When his tank was struck and the fusillage, or body, of his machine burst into flames, he knew that he was lost. By no possibility could he reach the ground before he should be burned to death. Instantly he turned towards the nearest German and made at him with the obvious intention of running him down and carrying him to earth in the same cloud of fire.

Of these the Vickers machine used mainly by the British is a common type. It is built throughout of steel and aluminum, and the entire fusillage is clothed with steel plating which assures protection to the two occupants from either upward or lateral fire. The sides of the body are carried up so that only the heads of the aviators are visible.

Suspecting that his mate was badly wounded in spite of this achievement, the observer swung one leg over the side of the fusillage and climbed on to the wing figure for a minute the air pressure on his body during this gymnastic feat until he was beside the pilot, faint and drenched with blood, who had nevertheless got his machine back into complete control.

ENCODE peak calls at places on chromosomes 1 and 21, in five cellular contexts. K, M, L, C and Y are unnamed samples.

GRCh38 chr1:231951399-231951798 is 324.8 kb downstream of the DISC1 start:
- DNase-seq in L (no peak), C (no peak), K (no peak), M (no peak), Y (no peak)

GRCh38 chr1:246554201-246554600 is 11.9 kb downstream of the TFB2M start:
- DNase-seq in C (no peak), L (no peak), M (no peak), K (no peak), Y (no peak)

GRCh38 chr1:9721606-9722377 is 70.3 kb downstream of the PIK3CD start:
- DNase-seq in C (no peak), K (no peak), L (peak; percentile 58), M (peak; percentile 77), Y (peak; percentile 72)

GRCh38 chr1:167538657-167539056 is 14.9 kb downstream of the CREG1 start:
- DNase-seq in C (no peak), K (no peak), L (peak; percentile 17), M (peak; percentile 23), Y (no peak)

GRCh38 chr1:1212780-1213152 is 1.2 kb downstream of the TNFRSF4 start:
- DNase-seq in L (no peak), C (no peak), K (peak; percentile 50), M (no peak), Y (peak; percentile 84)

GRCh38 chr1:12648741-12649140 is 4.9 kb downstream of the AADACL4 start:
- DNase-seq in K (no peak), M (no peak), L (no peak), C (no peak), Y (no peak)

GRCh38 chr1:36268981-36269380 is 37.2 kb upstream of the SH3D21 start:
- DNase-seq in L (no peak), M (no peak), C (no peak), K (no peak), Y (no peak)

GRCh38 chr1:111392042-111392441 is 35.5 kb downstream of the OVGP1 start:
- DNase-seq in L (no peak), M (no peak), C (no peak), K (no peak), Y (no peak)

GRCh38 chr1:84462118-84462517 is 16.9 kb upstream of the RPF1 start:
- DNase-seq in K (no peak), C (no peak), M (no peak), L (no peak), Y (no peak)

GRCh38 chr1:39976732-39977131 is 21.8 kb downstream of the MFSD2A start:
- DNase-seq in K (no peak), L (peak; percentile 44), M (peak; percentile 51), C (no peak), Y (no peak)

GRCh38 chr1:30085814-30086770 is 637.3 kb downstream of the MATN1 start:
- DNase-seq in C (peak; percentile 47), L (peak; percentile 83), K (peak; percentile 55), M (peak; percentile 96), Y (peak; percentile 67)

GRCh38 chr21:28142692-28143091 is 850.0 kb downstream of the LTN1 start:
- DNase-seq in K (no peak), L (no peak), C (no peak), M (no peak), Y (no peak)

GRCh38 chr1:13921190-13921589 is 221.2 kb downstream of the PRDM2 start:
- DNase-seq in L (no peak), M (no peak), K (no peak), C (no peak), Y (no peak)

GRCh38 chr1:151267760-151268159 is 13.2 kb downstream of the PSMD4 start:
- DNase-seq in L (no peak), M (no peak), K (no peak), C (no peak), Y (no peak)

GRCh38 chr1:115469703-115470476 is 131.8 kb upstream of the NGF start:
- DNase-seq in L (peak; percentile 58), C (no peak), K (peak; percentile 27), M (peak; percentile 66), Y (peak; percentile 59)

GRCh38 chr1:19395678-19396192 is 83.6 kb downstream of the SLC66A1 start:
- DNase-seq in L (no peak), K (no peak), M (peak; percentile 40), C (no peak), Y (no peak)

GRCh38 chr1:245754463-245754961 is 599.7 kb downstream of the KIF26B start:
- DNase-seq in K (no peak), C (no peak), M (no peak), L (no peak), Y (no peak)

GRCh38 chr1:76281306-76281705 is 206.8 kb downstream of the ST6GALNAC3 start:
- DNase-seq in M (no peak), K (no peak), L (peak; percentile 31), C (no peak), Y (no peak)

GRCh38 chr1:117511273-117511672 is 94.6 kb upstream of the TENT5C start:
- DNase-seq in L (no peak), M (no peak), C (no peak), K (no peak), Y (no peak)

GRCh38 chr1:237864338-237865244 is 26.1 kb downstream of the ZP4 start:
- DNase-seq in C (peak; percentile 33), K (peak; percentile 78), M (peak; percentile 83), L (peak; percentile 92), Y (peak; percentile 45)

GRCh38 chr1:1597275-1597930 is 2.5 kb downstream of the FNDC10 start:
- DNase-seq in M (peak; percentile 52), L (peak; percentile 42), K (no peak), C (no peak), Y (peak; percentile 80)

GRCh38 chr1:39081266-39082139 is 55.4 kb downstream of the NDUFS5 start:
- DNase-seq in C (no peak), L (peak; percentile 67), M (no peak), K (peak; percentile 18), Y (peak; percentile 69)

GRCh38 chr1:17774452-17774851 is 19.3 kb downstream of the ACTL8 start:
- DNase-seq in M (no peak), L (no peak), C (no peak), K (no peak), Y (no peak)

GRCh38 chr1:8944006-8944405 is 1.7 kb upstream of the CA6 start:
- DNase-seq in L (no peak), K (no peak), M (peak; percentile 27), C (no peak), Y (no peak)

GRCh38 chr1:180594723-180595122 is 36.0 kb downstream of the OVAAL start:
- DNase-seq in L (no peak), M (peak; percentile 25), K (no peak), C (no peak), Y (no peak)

Only lucky shots that might pierce the fuel tank, hit the engine, touch an aileron or an important stay or strut, could affect the machine, while in due course of time a light armour on the bottom of the fusillage or body of the machine in which the pilot sat, protected the operator to some degree. Other considerations, however, finally led to the rejection of armour.